What is religion and why is it of interest? Is there a difference between religion and spirituality? What about the differences between religion as an institution, and religion as a method or meta-set of ideas?
Ken and I discuss this, and more, in this special series of the Dialogues podcast.
In part 1, Ken and I do our best to establish a foundation and working definition of what, exactly, religion is; and what it is not.
But more than a definition, understanding why this topic is valueable or of interest in our lives is of equal importance.
I hope you enjoy this first episode and are looking forward to the series as it develops over the coming weeks.
On the one hand, religion has an inherent connection to a community. It is a force that binds a group together through a set of pre-agreements on conduct or rules of the road. In Ken’s own words, it “outsources social monitoring” to some higher authority.
Similarly, religions of the world (in this theme of being “community-based”), all tend to offer five key ingredients: do no harm, play fairly, be loyal to your group, respect authority, and live purely.
In contrast, spirituality has less concern with the community or the group, but with the individual experience – particularly the individual experience and understanding of those religious principles and norms that form much of the behavioral life of those individuals within those communities.
I hope you enjoy this second part and are looking forward to the following parts.
“If I follow the path of wisdom as revealed by the wisest teachers I can find, and cross-check that with inward instincts and the intuition of my consciousness, supported by observation and experience of living, I may live in a manner acceptable to Truth. If I live rightly I will earn the merit and the right to a larger knowing and continuing understanding.” – Ken Keach
How can one develop a mature, personal philosophy, without becoming familiar with the deepest and noblest convictions of mankind? And what do hamburgers have in common with comparative religion?
For Ken, comparative religion (or this study of the deepest and noblest convictions), is no different than using two eyes instead of one. We simply get a broader and more complete perspective.
Comparative religion is the branch or study of religions, concerned with the systematic comparison of doctrines and practices of world religions. This study yields an understanding not simply of information or trivia knowledge, but the underlying philosophical concerns of different people, cultures, and histories.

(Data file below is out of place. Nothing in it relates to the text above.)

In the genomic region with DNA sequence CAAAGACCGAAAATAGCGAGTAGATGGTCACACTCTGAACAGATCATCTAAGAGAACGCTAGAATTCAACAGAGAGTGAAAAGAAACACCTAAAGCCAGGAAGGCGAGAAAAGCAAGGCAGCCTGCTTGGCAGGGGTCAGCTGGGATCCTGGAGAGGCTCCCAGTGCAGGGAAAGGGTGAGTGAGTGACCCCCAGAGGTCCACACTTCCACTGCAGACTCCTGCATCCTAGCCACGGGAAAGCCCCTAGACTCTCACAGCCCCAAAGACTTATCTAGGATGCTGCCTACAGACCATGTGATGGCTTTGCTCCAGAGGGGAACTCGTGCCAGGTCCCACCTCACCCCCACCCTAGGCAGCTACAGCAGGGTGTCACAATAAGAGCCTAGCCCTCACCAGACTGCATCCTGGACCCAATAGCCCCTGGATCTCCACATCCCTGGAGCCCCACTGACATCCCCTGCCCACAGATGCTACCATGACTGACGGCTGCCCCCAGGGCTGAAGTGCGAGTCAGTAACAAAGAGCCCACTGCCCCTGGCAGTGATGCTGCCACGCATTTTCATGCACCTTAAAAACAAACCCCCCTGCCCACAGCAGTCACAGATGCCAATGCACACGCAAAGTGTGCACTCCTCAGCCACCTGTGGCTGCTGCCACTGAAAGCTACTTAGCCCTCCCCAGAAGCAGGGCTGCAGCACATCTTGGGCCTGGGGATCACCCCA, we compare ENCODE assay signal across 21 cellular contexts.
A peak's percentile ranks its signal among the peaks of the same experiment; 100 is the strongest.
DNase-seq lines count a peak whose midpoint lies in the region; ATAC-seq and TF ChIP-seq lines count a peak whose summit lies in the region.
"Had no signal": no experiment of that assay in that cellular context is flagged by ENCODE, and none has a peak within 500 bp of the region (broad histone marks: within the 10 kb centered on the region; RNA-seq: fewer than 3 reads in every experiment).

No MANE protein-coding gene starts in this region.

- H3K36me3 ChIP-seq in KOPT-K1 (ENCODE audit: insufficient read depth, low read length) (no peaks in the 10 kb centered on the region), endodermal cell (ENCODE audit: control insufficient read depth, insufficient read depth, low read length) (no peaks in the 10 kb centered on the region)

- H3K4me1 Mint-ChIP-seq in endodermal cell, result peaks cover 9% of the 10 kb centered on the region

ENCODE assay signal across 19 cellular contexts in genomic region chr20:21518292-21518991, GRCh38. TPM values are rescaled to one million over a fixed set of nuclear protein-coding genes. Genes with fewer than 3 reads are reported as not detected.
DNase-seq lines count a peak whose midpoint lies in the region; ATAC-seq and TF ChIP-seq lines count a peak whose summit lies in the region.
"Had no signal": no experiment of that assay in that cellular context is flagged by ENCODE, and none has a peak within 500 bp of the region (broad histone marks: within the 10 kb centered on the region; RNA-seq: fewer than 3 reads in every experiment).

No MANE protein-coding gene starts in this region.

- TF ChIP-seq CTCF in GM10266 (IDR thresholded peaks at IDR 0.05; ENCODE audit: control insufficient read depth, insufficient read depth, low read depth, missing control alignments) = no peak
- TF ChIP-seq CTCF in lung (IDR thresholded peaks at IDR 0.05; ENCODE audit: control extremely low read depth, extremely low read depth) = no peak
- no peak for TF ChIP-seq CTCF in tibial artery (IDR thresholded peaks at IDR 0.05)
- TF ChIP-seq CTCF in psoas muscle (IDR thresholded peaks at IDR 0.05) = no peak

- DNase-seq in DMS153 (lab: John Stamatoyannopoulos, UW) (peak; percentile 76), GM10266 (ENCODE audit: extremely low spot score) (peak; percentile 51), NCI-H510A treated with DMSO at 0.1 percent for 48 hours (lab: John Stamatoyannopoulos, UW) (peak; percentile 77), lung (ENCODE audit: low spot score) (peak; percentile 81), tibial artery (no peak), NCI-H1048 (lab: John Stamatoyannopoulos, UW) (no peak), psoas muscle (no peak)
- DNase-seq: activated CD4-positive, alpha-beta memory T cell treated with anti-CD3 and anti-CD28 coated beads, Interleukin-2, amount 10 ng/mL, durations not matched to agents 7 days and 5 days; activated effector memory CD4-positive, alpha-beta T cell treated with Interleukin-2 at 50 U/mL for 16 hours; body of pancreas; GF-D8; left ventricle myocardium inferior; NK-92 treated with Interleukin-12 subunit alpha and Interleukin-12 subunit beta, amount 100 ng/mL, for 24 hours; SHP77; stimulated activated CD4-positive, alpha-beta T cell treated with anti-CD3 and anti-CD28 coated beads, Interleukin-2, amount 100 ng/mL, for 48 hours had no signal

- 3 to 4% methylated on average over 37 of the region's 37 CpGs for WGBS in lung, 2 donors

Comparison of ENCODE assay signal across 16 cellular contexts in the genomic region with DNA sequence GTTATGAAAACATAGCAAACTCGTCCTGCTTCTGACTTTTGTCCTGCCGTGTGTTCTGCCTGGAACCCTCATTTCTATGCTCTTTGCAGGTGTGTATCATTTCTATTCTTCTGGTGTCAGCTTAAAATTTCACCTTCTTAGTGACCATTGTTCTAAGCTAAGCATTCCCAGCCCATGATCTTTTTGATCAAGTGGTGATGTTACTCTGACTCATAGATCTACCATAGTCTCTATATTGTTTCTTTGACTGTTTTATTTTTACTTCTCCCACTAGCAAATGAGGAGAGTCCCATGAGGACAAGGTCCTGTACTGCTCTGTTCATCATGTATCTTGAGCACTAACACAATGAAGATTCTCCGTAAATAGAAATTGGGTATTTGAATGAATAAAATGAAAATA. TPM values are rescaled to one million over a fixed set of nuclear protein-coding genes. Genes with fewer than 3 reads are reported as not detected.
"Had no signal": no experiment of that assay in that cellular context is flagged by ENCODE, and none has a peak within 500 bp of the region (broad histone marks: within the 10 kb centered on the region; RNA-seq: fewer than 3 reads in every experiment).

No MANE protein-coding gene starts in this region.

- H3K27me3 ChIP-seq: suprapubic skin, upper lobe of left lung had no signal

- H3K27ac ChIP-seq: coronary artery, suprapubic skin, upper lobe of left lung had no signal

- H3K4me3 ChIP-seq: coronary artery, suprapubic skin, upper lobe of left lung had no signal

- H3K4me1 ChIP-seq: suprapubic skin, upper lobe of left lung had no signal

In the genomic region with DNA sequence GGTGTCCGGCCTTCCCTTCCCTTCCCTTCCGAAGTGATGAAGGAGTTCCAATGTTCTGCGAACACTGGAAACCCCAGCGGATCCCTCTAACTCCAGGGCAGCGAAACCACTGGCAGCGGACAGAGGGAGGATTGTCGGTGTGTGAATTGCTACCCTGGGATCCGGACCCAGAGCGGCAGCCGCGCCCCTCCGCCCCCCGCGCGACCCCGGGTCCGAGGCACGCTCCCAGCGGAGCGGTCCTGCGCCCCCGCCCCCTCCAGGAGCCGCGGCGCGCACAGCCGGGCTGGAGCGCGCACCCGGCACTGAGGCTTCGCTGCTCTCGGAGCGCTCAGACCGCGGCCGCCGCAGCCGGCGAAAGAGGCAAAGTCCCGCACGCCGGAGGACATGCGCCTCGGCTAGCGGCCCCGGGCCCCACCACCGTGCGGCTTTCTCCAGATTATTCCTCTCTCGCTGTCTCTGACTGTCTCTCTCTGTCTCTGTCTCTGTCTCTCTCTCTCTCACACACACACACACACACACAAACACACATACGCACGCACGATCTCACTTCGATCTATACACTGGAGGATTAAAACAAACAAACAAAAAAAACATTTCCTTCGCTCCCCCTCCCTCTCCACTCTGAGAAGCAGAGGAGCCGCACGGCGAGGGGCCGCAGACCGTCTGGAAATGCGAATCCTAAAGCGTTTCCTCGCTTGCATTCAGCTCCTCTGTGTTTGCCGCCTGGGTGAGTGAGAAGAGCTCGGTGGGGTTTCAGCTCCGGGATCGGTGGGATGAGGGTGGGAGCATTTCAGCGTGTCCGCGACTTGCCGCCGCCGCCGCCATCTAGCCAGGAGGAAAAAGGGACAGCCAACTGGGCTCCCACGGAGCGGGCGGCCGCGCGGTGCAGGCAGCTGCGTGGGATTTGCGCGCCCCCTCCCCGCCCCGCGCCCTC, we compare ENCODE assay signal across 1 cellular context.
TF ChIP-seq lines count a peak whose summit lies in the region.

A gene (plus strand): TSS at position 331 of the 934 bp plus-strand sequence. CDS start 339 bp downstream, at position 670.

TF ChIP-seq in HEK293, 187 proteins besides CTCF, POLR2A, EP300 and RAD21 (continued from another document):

In developing a mature and well rounded philosophy, discovering different definitions of God, morality, and the good life does not have to be a game of finally picking the one whole Truth – but of stitching together many Truths to form an ever greater whole.
The flavors of the world, whether in food or in the divine, will enrich our experience of life – if only we are brave enough to try them.
How has religion evolved in the world and in America? Is capitalism and technology a threat to religious traditions, or healthy competition? How can we understand the decline of traditional religion, while at the same time witness the growth of fundamentalism or the emergence of secular humanism?
“We have moved from isolated communities to personal isolation. We live in a society where we don’t know where we fit.” To quote my guest, Ken Keach. This is a core aspect of religious evolution today. The market for religious ideas has certainly shifted, but have the demands truly changed?
From the influence of technology and capitalism, to various strains of fundamentalism, to the impact of science and more secular forms of religious ideas – this part aims to help us navigate the landscape of religion in these rapidly changing times.